Most people who fly into Málaga airport, located between Málaga and Torremolinos, upon landing take an immediate right turn and head west for Torremolinos, Fuengirola, Marbella, Estepona and on down to Sotogrande, the famous golf resort in neighboring Cádiz province.  And, though some of them may make a perfunctory day trip to Málaga for a visit to the Picasso Museum (Picasso was born in Málaga in 1881 and lived there for the first ten years of his life), but most visitors to the Costa del Sol remain scattered throughout the beaches town along the coast.   

Although there are plenty of foreign visitors, many of them off cruise ships for the day, Málaga has managed to maintain its very singular Andalucian character.  This ancient city that the Phoenicians knew as Malaka now deserves to break into the ranks of the not-to-be missed Andalucian classics--Sevilla, Granada and Córdoba--and become the fourth must-see city on the Andalucian circuit.  And, like, those other three cities, the restaurants, tapas bars and shopping in Málaga are intertwined with central city sites of real tourist merit such as the restored Roman theater, the 8th-century Alcazaba fortress, the 14th-century Moorish doorway to the wonderful Ataranzanas market, the 16th-18th century Italian Renaissance-style Cathedral (called La Manquita, the one-armed lady, because the builders ran out of money to finish the second bell tower meant to complement the existing one) and the life-size bronze statue of the great Danish fairy tale author, Hans Christian Andersen.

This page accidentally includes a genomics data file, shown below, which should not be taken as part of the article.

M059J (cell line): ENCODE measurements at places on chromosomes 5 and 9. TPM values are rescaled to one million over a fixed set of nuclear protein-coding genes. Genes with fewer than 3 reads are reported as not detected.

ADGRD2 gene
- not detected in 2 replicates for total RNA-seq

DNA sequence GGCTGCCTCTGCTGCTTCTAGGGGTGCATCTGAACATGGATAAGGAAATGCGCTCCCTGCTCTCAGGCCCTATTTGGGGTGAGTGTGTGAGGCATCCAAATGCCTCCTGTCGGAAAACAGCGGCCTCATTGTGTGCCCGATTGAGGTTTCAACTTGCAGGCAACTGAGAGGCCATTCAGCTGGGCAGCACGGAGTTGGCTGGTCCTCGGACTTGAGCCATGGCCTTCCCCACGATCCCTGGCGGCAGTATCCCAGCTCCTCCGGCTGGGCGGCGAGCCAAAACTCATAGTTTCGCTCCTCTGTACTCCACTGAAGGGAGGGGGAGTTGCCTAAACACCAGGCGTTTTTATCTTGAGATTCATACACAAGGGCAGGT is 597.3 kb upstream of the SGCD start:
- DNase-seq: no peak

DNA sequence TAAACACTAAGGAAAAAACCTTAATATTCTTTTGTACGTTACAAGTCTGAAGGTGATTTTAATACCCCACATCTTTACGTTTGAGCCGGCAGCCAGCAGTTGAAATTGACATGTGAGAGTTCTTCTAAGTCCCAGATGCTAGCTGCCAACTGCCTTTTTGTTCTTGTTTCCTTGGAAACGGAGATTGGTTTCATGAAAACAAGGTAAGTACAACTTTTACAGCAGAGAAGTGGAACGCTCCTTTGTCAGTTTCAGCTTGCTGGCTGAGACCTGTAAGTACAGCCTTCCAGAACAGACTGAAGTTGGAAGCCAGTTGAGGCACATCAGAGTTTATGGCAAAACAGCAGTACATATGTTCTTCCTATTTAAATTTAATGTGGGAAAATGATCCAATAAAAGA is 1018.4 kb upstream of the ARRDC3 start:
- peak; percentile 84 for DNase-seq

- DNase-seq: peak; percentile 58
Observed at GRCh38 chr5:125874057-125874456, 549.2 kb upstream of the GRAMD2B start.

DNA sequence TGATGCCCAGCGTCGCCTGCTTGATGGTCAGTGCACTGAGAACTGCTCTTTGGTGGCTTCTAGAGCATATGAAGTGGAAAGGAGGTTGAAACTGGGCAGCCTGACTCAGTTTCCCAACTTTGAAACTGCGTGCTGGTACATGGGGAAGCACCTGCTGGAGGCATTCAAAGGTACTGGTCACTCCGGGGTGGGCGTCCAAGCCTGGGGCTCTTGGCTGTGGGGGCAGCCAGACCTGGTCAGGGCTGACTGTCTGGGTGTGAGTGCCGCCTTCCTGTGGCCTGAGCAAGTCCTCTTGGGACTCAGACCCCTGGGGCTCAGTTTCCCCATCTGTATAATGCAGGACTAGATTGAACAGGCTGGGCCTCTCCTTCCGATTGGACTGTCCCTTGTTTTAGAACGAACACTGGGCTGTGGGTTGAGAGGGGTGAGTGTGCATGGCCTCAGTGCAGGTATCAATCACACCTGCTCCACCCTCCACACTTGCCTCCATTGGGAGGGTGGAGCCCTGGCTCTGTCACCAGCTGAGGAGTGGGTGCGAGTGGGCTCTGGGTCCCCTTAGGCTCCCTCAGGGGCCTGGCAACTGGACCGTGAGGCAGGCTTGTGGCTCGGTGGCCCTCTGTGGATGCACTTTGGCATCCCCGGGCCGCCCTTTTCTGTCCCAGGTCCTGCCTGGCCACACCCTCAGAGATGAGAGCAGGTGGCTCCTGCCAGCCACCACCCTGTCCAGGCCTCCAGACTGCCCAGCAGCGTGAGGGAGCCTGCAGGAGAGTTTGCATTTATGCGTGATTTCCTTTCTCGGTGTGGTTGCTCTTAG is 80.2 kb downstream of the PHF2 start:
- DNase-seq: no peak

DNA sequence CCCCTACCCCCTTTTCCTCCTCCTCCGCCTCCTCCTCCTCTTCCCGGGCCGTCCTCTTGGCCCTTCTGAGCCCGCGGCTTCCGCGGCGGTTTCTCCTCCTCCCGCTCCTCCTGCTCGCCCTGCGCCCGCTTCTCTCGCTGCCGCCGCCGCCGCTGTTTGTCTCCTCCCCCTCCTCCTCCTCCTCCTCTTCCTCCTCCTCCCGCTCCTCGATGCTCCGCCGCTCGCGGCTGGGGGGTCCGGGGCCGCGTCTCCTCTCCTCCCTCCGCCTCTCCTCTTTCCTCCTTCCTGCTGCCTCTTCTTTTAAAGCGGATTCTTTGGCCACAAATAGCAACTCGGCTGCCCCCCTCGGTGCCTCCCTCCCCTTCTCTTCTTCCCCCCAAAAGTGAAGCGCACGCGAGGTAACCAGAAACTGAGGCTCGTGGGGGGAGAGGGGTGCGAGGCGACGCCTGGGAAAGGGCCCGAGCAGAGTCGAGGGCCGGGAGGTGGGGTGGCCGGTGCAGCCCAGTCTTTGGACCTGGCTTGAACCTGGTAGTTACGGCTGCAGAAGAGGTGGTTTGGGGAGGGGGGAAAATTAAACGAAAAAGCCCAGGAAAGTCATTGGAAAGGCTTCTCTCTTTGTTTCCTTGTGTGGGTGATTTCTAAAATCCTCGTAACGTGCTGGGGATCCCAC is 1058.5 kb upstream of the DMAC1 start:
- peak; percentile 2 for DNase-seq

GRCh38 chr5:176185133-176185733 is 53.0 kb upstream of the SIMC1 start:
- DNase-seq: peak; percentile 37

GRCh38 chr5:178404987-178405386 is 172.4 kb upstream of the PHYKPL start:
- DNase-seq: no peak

Málaga harbor, lighthouse and Moorish Alcazaba fortress (middleground).   Photo by Gerry Dawes©2006.


Commissioned in 2004 for the 200th anniversary of the author's birth by the Danish Royal Family, the Statue of Hans Christian Andersen is a work in bronze by sculptor José María Córdoba and is located in the Plaza de la Marina de Málaga.  Andersen visited Málaga in October of 1862 and loved the city.   You can sit beside him on the bench and peek into his bag, which contains The Ugly Duckling.  Photo by Gerry Dawes©2006.

Augmenting the city’s historical treasures, Málaga, in just a little more than a decade has become a serious art museum attraction with the Picasso Museum (opened in 2003), the Casa Natal de Picasso (the artist’s restored home of his youth), Museo Carmen Thyssen (a collection of more than 200 paintings from the collection of the Spanish baroness who owns many of the paintings at the  Museo Thyssen-Bornemisza in Madrid), el Centro de Arte Contemporáneo, Centre Pompidou Málaga (the only branch outside of France), the Colección del Museo Ruso (believe it or not, an outpost of the State Russian Museum collection in St. Petersburg),  and a burgeoning artsy neighborhood called SOHO next to the port contribute to the city’s now considerable cultural attractions. 

 Sign on a bus stop in Málaga, advertising the then relatively new Picasso Museum, which opened 2003 and has been a major draw for tourists ever since.  Photo by Gerry Dawes©2006.

Spaniards have a saying, mejor tarde que nunca, better late than never.  Late my re-discovery of Málaga may be, but I plan to make up for lost time and put this magical city high on my agenda for future visits.

 Spanish draft cerveza and habitas con jamón (baby faba beans with serrano ham) at Restaurante El Chinitas in Málaga.  Photo by Gerry Dawes©2006.